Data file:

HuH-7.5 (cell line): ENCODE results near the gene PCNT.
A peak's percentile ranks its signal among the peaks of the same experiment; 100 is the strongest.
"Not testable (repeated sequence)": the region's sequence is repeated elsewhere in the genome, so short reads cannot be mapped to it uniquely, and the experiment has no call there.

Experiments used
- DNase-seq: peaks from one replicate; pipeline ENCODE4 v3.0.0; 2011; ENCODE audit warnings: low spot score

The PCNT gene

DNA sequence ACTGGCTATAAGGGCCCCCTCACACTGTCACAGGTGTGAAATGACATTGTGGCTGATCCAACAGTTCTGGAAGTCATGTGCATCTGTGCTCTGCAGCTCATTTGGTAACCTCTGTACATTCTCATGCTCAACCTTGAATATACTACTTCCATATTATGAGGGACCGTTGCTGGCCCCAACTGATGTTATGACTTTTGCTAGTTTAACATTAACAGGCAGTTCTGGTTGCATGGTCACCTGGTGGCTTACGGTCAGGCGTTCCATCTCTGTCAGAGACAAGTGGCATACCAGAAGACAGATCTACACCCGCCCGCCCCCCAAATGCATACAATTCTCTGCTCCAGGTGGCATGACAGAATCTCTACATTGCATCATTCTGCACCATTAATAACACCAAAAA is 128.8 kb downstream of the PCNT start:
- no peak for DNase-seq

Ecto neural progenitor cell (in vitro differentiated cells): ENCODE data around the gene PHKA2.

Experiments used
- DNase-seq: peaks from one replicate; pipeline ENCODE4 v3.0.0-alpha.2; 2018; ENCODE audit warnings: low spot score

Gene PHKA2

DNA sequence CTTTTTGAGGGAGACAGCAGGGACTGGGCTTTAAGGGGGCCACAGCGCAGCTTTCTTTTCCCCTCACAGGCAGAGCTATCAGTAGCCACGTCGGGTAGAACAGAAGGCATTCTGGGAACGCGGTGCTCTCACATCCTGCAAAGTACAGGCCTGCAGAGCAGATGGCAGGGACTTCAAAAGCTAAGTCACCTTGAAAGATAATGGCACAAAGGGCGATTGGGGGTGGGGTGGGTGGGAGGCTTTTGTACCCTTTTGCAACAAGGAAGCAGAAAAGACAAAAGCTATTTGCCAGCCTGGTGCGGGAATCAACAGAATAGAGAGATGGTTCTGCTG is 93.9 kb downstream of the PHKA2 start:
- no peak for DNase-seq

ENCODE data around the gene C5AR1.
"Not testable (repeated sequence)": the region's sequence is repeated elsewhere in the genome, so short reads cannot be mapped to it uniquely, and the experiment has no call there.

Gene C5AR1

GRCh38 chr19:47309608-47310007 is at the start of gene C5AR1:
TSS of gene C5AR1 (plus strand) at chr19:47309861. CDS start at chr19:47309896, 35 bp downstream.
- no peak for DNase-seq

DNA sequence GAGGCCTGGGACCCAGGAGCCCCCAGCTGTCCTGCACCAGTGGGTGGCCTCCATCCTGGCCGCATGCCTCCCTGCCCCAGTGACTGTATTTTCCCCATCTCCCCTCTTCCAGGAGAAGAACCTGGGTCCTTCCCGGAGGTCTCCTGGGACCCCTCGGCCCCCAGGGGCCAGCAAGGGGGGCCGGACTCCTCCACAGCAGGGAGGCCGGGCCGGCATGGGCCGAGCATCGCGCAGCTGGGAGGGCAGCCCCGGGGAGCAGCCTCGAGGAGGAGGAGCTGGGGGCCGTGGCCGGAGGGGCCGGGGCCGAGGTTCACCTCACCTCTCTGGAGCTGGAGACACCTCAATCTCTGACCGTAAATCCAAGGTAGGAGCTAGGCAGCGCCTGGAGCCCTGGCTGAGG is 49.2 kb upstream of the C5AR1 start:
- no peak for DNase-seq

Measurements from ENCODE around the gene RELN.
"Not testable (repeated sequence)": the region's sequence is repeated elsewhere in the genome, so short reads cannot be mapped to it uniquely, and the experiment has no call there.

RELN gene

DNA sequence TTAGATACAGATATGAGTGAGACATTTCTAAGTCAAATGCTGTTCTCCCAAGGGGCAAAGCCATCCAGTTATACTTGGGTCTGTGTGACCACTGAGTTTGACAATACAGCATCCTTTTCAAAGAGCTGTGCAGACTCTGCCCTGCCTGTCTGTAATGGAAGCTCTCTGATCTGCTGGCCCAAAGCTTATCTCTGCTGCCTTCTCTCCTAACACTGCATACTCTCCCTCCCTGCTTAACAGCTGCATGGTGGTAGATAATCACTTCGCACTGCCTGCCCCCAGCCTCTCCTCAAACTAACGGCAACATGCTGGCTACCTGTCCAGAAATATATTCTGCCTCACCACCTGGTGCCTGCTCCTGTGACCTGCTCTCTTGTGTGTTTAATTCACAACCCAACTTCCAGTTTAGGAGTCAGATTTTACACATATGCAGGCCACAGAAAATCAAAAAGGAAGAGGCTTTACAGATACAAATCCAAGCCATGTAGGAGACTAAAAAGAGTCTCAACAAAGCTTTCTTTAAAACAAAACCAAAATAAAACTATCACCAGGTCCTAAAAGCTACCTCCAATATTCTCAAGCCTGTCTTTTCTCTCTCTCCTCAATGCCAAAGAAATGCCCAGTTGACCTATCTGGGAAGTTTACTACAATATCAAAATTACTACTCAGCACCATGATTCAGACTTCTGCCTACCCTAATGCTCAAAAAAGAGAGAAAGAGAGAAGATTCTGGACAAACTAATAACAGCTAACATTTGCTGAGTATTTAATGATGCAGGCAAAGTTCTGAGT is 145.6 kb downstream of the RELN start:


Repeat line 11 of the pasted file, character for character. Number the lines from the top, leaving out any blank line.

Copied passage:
- DNase-seq: peaks from one replicate; pipeline ENCODE4 v3.0.0-alpha.2; 2018; ENCODE audit warnings: low spot score